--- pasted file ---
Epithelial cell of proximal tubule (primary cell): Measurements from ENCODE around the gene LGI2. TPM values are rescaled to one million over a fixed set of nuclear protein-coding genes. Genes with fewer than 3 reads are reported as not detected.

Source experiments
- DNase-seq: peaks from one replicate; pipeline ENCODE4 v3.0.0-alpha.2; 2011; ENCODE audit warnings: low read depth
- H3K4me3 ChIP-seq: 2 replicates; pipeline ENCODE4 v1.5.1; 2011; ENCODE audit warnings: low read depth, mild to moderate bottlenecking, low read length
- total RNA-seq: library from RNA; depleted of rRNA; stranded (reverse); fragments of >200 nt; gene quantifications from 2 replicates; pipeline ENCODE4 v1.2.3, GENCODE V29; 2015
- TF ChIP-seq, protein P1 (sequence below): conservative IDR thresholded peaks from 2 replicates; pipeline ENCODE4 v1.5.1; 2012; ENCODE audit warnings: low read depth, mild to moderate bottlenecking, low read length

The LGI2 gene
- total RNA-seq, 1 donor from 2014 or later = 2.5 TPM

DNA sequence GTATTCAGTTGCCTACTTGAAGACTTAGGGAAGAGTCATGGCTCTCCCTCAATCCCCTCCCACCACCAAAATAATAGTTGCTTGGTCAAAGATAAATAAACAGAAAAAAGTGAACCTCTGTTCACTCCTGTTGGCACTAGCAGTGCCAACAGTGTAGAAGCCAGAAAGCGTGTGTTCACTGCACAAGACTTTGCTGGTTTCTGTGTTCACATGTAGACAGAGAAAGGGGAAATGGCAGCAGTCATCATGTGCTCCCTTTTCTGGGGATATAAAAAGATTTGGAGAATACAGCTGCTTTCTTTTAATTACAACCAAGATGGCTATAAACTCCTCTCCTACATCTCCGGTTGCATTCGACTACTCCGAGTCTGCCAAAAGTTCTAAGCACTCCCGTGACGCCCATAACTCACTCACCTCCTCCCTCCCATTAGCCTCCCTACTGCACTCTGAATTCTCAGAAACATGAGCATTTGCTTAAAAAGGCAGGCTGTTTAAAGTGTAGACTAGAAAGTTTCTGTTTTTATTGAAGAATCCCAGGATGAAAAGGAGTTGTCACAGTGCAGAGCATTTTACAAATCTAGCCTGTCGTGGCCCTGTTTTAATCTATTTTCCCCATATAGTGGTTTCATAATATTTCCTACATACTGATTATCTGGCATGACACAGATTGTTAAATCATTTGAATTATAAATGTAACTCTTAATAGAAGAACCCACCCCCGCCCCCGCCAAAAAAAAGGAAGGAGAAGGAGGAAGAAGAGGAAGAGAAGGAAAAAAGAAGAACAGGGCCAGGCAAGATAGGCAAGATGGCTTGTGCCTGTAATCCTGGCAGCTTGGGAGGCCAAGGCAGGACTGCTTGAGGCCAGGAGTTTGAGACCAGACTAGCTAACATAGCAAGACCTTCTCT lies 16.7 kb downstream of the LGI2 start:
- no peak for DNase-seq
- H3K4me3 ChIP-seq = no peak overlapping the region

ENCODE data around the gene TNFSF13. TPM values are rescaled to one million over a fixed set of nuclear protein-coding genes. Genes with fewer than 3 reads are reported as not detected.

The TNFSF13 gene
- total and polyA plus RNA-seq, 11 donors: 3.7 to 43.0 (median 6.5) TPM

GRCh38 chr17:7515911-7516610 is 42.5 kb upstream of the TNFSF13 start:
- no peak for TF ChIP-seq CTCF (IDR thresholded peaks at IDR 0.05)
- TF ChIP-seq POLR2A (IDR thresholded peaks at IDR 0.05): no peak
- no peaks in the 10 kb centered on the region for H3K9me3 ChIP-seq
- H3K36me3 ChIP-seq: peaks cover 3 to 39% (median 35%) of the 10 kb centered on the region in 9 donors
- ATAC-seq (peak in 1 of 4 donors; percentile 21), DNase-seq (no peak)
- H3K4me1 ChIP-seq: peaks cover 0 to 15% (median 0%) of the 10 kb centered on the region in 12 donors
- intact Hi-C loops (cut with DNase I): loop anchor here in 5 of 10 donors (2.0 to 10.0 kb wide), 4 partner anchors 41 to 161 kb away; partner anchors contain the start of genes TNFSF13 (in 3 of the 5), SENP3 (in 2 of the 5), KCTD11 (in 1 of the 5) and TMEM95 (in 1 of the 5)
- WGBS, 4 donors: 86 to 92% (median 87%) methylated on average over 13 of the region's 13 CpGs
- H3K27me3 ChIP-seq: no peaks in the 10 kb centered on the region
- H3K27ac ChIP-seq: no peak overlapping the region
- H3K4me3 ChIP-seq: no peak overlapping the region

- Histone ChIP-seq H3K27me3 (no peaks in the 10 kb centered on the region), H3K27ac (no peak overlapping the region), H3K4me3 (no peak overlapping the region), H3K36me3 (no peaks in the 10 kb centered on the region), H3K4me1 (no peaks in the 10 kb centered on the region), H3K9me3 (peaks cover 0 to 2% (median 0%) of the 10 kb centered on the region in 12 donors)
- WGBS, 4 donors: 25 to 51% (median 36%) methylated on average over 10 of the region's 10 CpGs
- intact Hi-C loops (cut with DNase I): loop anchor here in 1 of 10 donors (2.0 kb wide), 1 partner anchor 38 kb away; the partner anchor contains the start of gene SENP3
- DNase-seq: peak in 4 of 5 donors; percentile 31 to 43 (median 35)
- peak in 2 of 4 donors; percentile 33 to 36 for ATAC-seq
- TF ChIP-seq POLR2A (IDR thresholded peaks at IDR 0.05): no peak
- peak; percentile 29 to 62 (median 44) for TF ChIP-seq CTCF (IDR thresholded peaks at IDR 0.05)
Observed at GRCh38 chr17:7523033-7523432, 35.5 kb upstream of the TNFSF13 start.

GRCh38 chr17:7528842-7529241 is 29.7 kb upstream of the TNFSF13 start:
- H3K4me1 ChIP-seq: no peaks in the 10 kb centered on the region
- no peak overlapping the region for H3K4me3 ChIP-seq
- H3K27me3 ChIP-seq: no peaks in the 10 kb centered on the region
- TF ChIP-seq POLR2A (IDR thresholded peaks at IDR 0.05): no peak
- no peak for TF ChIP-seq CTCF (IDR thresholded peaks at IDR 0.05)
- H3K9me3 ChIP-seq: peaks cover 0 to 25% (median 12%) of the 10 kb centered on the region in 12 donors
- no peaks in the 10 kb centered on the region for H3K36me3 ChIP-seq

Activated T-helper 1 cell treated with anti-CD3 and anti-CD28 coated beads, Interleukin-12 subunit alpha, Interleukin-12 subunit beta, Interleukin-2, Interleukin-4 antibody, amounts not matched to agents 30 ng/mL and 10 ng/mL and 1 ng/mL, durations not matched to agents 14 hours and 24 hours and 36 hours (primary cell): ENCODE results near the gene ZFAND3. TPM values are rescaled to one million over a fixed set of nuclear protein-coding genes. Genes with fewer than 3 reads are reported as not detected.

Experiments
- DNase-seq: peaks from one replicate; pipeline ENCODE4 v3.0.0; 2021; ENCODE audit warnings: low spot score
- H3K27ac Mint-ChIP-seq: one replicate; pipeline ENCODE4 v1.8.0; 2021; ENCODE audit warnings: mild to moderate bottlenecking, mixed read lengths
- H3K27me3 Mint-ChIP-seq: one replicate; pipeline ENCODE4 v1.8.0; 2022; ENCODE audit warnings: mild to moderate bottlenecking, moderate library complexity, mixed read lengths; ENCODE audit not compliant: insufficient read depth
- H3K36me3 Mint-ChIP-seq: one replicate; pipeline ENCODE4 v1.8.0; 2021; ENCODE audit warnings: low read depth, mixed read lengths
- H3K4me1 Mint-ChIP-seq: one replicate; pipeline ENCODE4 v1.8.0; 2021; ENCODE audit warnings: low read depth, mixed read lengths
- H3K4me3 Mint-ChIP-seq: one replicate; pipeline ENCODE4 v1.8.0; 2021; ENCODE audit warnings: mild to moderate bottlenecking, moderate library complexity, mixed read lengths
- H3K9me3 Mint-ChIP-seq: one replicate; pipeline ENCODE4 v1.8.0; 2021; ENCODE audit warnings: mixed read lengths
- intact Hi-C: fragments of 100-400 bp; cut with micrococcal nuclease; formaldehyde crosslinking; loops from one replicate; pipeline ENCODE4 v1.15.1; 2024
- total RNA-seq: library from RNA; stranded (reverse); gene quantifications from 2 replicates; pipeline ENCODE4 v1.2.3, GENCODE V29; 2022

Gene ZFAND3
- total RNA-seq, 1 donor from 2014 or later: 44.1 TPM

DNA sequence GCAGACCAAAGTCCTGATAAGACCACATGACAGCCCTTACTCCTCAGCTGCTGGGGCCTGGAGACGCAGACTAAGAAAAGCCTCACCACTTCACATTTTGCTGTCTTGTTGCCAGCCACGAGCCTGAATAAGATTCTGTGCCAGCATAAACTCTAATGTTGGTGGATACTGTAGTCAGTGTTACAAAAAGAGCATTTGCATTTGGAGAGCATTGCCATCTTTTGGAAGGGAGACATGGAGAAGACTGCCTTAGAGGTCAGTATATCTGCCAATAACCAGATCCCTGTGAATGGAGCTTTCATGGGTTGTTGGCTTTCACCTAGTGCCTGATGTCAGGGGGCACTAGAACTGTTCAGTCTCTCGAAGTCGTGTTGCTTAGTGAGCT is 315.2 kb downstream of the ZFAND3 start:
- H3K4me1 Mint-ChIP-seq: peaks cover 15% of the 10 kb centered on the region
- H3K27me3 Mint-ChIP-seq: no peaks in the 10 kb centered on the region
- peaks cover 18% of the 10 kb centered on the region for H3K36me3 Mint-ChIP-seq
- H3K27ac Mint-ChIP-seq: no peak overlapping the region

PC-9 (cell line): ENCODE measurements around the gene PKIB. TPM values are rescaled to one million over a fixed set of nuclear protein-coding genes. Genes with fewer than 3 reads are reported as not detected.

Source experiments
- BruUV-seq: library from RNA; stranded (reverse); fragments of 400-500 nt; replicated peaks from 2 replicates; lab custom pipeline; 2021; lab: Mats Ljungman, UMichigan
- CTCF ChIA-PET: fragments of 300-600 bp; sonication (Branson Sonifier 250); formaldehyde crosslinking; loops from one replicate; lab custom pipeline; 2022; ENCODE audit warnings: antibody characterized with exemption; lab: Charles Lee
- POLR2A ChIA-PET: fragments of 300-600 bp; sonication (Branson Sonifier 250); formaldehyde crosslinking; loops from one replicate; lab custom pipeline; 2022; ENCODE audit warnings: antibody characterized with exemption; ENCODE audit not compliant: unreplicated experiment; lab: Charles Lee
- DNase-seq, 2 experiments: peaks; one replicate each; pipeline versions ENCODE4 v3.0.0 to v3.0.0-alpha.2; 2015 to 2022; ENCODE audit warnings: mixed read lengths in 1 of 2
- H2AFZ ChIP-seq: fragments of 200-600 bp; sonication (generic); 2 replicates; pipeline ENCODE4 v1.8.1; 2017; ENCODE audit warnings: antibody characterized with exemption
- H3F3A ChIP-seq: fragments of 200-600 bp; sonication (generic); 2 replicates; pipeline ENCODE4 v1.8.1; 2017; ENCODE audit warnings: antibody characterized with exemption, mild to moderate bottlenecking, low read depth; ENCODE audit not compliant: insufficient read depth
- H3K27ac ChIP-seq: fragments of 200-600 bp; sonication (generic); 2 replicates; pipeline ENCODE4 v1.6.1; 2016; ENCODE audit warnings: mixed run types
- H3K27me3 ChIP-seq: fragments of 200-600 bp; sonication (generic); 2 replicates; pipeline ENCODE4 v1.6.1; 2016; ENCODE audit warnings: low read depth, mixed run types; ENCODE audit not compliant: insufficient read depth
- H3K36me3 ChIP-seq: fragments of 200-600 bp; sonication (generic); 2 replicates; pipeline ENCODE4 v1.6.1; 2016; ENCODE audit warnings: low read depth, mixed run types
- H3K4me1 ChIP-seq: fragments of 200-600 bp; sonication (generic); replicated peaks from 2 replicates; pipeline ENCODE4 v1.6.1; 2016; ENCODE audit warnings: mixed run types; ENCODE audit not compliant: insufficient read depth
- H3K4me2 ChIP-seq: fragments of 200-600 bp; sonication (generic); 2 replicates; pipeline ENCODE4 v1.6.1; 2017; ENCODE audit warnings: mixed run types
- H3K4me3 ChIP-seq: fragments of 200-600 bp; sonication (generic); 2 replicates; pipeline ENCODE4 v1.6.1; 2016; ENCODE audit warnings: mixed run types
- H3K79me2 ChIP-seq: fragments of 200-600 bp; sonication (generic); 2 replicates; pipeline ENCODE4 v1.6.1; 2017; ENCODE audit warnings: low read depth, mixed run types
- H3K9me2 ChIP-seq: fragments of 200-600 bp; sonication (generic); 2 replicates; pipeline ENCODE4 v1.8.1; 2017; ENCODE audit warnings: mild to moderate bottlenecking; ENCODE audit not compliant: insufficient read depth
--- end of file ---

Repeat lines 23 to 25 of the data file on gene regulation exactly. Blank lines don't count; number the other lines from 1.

- WGBS, 4 donors: 86 to 92% (median 87%) methylated on average over 13 of the region's 13 CpGs
- H3K27me3 ChIP-seq: no peaks in the 10 kb centered on the region
- H3K27ac ChIP-seq: no peak overlapping the region